Combining a shadow play of mythological figures, painted on Mylar cylinders, with video projections of bomber takeoffs and massive explosions, India's Nalini Malani lamented the timelessness of organized violence. More pointedly accusatory, her countrywoman Shilpa Gupta screened a wide-projection video in which she appeared simultaneously as seven different characters moving in unison, each distinctively clothed in some form of camouflage and shouting "terrorism," a performance intended to comment on mind-numbing social conformity and political regimentation.
Perhaps the only piece to acknowledge that real evil might lie somewhere outside a consumerist society and the Euro-American defense network was Wang Jian Wei's video installation Ceremony (2002). On opposite sides of a screen the artist replays classic Chinese war films and excerpts from the handful of Revolutionary Model Operas officially sanctioned during the Cultural Revolution by Jiang Qing, wife of Mao Zedong--two people, with power over the lives of millions, for whom mind-control strategies were not a game.
The most thoughtful and emotionally engaging work in the biennial was one of the technologically simplest. Frederic Moser and Philippe Schwinger, Swiss artists who live and work in Berlin, projected a video in which a gaunt, skillful actor stands alone in a pine forest and, speaking to the camera, recounts the My Lai massacre, using the words of actual participants. As he shifts from character to character, his stark words and few haunting gestures--herding Vietnamese villagers into a group with an imaginary rifle, etc.--evoke the psychological and moral complexities of war as it is lived by troops in the field, continually torn between duty and horror, efficacy and conscience.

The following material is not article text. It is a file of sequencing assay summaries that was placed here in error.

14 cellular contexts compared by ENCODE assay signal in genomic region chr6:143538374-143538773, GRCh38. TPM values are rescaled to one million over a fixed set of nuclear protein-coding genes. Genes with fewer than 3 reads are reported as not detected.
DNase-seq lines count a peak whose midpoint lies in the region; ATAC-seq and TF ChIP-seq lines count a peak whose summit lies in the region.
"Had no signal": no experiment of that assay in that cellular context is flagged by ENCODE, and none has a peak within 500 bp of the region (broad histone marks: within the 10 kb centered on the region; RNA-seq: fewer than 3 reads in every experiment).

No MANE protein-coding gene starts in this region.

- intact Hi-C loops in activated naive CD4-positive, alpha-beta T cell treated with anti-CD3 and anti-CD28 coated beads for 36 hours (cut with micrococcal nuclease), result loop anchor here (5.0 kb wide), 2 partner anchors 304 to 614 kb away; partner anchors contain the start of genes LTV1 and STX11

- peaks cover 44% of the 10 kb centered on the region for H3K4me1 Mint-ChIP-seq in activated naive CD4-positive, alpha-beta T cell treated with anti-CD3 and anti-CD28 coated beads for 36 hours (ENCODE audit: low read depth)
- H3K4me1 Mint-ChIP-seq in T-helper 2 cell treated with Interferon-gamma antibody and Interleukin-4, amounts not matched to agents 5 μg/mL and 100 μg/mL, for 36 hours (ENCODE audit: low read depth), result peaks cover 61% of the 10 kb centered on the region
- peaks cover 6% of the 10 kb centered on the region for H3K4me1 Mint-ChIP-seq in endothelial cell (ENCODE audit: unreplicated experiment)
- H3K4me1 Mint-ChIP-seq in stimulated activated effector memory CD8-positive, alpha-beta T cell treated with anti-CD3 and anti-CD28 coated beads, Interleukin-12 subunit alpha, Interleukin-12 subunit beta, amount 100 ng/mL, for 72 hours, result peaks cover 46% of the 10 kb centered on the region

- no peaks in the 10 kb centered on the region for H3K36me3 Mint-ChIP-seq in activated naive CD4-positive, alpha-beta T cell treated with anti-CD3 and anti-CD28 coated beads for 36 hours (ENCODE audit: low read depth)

The impression left by the most recent Media_City Seoul is thus one probably not intended--and certainly not emphasized--by the organizers. Attention to the emergent technical possibilities of new media is certainly warranted, since these are undoubtedly the tools of the future. But, as the works on view concretely demonstrated, no amount of digital gimmickry alters the underlying need for art to connect on a direct human level. The best works will always be those that convincingly convey exceptional intelligence, deep feeling or genuine humor.
The 3rd Seoul International Media Art Biennale, Media_City Seoul 2004, was held at the Seoul Museum of Art [Dec. 15, 2004-Feb. 6, 2005]. It was accompanied by a 222-page catalogue in Korean and English, with essays by artistic director Yoon Jin Sup and curators Johan Pijnappel, Liz Hughes, Hans D. Christ and Tilman Baumgaertel.